Look At Me

This film brings to the screen a wonderfully deep and nuanced story about a handful of characters who are complex and yearning, struggling to achieve what they honestly believe they want, and slightly confused when their good intentions and best efforts don't quite yield the results they were hoping for. In short, it's a slice of real life.

Jean Pierre and Virginie Desarnauts

The story centers around a handful of characters, including: Lolita, the talented and overweight daughter of a gifted and celebrated writer, Etienne; two of Lolita's boyfriends; Etienne's second and much younger, prettier wife and the five year old daughter they have together; Lolita's singing teacher, Sylvia, whose husband, Pierre, is a depressed and talented novelist; and several others who are their friends, associates, collaborators and more. In the simplest sense, the story can be seen as a study of what happens when each of these personalities interacts with Etienne as he goes through his own changes and struggles with his own faltering talent.

Marilou Berry

But there is much more to it: each of the characters is deep, individual, and absorbing. The story is knitted so very tightly that the characters interact on many levels, in many situations, working toward many different personal agendas that sometimes mesh beautifully and sometimes knock heads. Set in France, with easy-to-read English subtitles, the sets and scenery are beautiful, with wonderful imperfections that only add to the eye candy on the screen.

Keine Bouhiza as Sebas

The acting is terrific, the direction subtle but effective, and the rest of the production's detail admirably done to serve the story.

But the writing, and the thinking and the feeling that went into it, is the real star of this movie.

You want depth? There are layers and layers and layers of meaning, of nuance, of symbolism and style, none of it obtrusive, but all of it on display if you want to study this movie through more than one viewing. You want emotion? Sparks fly in many different directions as both Sylvia and Pierre try to deal first with Pierre's abject failure and later with his skyrocketing success, as young Lolita tries to overcome the pain of being neglected by her famous father and of coping with teenage angst while still fulfilling her feminine yearning for a sense of self and the comfort of being loved, and while Etienne's second wife, Karine, struggles to endure his caustic tongue and roving eye while fretting over what she fears to be her own daughter's excessive focus on food. There is even more to enjoy in this movie, from the ever-so-subtle flirtations of a young boy with a beautiful grown woman to the enigmatic relationship between Etienne and his associate, Vincent, and the intriguing conflicts Pierre inadvertently creates as he pulls away from his extremely supportive first publisher and his patient and dependent collaborator waiting for Pierre's text to complete an illustrated book.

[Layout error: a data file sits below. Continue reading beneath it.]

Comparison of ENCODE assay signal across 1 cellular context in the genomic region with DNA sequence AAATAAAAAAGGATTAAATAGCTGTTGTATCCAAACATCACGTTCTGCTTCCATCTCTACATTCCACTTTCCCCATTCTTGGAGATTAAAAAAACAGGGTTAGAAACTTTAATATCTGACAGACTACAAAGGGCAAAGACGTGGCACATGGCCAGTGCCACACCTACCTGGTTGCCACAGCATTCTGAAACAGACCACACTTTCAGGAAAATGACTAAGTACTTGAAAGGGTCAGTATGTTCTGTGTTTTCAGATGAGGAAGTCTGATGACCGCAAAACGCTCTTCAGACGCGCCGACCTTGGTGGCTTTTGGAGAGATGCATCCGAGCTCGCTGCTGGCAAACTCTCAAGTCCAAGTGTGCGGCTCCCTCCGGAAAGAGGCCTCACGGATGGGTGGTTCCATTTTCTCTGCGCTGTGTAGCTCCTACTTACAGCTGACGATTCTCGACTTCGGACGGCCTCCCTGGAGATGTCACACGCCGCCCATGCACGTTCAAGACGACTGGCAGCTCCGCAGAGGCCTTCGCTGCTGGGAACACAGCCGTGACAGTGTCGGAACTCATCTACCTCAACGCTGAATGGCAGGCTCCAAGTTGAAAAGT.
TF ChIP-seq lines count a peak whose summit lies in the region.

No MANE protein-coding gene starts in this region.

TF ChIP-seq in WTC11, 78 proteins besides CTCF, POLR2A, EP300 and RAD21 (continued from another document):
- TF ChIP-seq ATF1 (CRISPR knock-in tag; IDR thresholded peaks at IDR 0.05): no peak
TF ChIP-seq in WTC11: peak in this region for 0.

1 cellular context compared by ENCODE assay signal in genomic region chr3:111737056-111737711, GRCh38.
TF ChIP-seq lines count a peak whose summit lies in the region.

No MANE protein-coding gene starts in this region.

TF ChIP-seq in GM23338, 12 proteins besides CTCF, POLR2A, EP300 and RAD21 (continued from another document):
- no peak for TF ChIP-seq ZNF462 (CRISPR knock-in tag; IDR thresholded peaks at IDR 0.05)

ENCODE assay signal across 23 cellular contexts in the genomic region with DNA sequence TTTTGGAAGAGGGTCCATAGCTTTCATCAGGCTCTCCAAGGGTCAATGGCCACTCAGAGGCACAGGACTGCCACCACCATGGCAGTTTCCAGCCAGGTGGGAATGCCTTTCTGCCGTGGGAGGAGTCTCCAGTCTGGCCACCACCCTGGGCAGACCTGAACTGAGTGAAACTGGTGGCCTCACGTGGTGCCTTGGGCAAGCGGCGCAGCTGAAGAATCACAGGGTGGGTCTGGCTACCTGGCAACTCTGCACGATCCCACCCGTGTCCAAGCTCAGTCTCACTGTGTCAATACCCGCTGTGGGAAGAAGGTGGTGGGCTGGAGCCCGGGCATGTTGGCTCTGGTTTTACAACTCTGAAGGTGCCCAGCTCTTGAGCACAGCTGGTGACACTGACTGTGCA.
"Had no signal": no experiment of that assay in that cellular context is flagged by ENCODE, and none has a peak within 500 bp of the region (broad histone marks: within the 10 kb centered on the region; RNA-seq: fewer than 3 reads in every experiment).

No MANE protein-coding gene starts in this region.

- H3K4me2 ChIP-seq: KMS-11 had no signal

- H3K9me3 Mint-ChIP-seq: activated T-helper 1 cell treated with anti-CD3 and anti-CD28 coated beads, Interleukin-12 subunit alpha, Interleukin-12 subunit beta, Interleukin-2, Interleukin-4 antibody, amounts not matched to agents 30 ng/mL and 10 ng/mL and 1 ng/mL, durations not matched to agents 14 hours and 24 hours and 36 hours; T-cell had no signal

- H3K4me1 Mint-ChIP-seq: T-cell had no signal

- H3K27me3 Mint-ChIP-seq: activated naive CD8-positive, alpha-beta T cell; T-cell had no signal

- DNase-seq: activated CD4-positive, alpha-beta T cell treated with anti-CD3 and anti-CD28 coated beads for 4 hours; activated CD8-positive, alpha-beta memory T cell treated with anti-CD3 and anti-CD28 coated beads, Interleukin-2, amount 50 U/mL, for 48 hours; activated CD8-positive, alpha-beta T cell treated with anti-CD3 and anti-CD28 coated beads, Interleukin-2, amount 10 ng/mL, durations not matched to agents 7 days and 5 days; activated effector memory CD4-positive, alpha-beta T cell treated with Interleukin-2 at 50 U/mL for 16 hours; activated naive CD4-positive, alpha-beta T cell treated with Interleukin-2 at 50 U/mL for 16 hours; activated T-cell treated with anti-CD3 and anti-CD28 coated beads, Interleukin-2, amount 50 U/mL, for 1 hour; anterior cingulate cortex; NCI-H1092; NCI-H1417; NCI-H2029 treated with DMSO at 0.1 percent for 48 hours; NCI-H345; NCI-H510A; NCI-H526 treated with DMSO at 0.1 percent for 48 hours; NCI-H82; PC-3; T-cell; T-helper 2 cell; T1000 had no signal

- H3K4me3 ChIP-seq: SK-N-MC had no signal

With one or two possible exceptions, Look At Me is probably the most intricately woven film I've ever seen, entirely in a good way. It's a fascinating study of what happens when fairly ordinary people find themselves in an ongoing encounter with celebrity, power, and beauty, whether they're trying to achieve it, live with it, or forge relationships with others who have it. The characters are drawn with such crystal clarity that you'll never confuse them. And the story is refreshingly adult, which is to say complex and subtly shaded, revealing these people's behaviors and motivations to be just about equally balanced between good and bad, selfish and sensitive, loving and harsh.

If you like subtle stories about realistic characters and their honest emotions, you will love "Look At Me".

Sony Pictures Classics
Directed by Agnes Jaoui
Written by Jean-Pierre Bacri and Agnes Jaoui
Currently Playing At Laemmle's Royal Theatre
11523 Santa Monica Blvd.
(310) 477-5581

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